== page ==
Transportation • Panelists agree that finding a solution is key for fragile mountains.
This is an archived article that was published on sltrib.com in 2012, and information in the article may be outdated. It is provided only for personal research purposes and may not be reprinted.
Deer Valley • Friday's panel discussion was supposed to examine transportation to Utah's ski resorts from 30,000 feet and not to focus on a single topic, however hot, such as SkiLink.
But with Save Our Canyons executive director Carl Fisher and Talisker governmental affairs director Ted Wilson on the panel, how could the conversation not turn at some point to Talisker's controversial proposal to build a gondola from its Canyons Resort outside of Park City to Solitude Mountain Resort in Big Cottonwood Canyon?
Sure enough, it did, near the end of the discussion at the University of Utah Center for Public Policy and Administration's Tourism Summit at Silver Lake Lodge.
Fisher brought it up, without actually saying SkiLink, in response to a question about when a decision might be made about the best means of moving a growing population from the valley floor to mountain resorts.
"We're spending all this time and energy fighting off pet projects rather than studying what's best for the whole Wasatch," Fisher said. "The sooner we put these pet projects on the back burner, and stop pursuing them outside of the public process, the sooner we can have projects on the ground trying to get funding" and public support.
He was referring to congressional efforts to accelerate development of the gondola through a bill that would require the U.S. Forest Service to sell 30.3 acres of land along the ridge between Canyons and Solitude to Talisker. That would take the federal agency out of the regulatory loop, leaving oversight to local governments.
Wilson did not respond to Fisher's point. But earlier, after Fisher had said a comprehensive plan needs to be developed to take cars off of canyon roads, Wilson said he couldn't agree more.
He added, however, that transportation problems exist already, citing traffic jams in Little Cottonwood Canyon last Presidents Day weekend, and added that action is needed sooner rather than later.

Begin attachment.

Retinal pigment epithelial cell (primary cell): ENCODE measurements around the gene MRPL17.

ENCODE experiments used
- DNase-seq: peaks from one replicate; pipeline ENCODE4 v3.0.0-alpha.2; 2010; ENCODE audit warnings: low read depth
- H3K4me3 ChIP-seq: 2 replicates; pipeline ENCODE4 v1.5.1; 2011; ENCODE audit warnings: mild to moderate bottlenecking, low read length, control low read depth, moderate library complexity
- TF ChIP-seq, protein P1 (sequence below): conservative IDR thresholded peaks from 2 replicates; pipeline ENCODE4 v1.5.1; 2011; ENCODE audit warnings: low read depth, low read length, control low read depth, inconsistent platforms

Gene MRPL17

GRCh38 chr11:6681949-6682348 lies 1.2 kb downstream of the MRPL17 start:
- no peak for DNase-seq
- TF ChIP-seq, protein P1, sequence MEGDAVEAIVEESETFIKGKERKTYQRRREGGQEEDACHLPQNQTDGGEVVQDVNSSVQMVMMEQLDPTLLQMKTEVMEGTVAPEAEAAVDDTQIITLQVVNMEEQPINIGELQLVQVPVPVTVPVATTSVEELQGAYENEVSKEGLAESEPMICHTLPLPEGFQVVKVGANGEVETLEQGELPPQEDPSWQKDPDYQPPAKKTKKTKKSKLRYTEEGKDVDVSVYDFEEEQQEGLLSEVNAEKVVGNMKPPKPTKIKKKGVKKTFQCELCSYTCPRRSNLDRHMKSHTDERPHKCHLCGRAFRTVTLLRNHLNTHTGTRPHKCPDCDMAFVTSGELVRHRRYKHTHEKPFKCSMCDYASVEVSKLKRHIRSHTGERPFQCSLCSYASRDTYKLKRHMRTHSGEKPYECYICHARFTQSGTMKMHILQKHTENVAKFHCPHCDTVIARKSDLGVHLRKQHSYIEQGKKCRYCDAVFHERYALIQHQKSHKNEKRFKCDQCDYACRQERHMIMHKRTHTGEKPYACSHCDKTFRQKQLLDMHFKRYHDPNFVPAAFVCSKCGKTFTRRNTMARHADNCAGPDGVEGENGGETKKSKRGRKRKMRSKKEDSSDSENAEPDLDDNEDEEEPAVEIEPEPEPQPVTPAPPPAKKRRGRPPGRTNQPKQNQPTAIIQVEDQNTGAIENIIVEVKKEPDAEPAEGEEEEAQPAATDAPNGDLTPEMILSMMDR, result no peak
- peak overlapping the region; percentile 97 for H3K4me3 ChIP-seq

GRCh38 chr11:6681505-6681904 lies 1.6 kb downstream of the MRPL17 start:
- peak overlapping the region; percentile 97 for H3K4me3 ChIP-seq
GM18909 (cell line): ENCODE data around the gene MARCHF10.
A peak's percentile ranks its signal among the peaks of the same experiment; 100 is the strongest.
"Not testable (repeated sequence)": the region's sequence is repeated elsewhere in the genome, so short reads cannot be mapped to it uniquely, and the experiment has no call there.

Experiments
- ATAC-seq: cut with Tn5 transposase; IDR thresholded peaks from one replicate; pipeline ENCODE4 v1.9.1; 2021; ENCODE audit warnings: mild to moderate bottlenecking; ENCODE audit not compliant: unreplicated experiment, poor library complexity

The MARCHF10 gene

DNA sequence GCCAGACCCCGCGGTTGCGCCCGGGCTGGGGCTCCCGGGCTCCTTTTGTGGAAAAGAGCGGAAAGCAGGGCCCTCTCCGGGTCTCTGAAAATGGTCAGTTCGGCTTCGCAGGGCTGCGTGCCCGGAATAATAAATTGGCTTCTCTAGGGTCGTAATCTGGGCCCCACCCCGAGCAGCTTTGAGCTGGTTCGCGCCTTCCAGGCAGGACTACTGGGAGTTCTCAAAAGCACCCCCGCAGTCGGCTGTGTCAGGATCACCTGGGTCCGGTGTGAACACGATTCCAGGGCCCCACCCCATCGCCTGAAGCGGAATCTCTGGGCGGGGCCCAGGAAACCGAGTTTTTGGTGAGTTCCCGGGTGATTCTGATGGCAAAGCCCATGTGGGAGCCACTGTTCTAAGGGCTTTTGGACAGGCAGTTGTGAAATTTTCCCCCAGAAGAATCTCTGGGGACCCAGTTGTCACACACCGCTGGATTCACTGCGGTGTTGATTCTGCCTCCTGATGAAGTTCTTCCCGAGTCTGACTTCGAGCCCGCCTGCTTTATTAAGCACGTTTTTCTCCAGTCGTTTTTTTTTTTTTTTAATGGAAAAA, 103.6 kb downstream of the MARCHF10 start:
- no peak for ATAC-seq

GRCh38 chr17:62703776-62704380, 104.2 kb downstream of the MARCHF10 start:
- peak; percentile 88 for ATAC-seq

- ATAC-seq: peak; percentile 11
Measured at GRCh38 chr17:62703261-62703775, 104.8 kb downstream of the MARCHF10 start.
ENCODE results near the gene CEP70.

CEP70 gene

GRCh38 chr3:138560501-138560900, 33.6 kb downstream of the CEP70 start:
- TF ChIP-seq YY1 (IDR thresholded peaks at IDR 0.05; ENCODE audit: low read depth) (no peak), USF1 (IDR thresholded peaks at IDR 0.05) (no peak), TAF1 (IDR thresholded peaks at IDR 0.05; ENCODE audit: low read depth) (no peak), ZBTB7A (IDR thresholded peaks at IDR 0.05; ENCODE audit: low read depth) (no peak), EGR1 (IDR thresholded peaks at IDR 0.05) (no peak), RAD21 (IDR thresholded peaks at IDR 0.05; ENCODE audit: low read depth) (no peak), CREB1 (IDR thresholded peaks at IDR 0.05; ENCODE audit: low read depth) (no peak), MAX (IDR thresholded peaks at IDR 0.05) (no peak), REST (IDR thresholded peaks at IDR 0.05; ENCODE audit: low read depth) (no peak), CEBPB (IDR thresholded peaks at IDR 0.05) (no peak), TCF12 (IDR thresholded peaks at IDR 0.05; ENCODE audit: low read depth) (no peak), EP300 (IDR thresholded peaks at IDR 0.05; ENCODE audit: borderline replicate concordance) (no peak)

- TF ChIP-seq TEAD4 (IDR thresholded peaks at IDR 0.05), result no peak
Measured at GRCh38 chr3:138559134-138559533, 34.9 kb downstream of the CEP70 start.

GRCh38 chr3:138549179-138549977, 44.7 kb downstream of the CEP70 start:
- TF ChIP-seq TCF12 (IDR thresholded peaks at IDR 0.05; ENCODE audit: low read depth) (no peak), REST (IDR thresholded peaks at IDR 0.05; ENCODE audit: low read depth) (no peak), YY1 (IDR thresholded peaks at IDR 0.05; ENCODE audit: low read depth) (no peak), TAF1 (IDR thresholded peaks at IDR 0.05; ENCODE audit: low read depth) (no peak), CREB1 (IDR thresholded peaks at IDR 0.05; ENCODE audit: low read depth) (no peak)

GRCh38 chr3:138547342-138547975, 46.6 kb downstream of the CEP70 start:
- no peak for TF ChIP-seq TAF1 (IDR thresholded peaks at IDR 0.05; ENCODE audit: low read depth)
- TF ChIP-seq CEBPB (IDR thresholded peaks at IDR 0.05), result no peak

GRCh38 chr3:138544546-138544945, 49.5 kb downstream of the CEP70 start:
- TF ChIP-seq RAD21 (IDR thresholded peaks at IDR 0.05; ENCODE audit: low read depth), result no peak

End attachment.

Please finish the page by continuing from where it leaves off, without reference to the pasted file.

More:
"My biggest concern is about plan, plan, plan," Wilson said, noting the need for better transportation has been studied since the 1960s. "It's time to move and we need to do this quickly. … I'm 73 years old and I want to see this happen because I think it's amazingly important."
Rep. Greg Hughes, R-Draper, said a recent trip he took to Switzerland for the Utah Transit Authority convinced him a rail and gondola system is an ideal solution and that no place in North America is better suited than Utah to implement such a system.
"I have seen an incredible opportunity for our community to manage access to these areas responsibly," Hughes said. "I'd love to see a day where you'd be crazy to use an automobile to access these canyons. It won't happen tomorrow. But if we put our heads together and not have turf wars, it could happen."
A long-awaited transportation study of the central Wasatch canyons will come out in late October. But that study won't answer every question, said its producer, consultant Jon Nepstad of Fehr & Peers, adding that it merely sets the stage for future studies.
Park City Councilman Andy Beerman said Summit County could provide the first breakthrough in linking Utah's ski resorts. He predicted Deer Valley, Park City Mountain Resort and Canyons Resort will have some sort of interconnect within three years.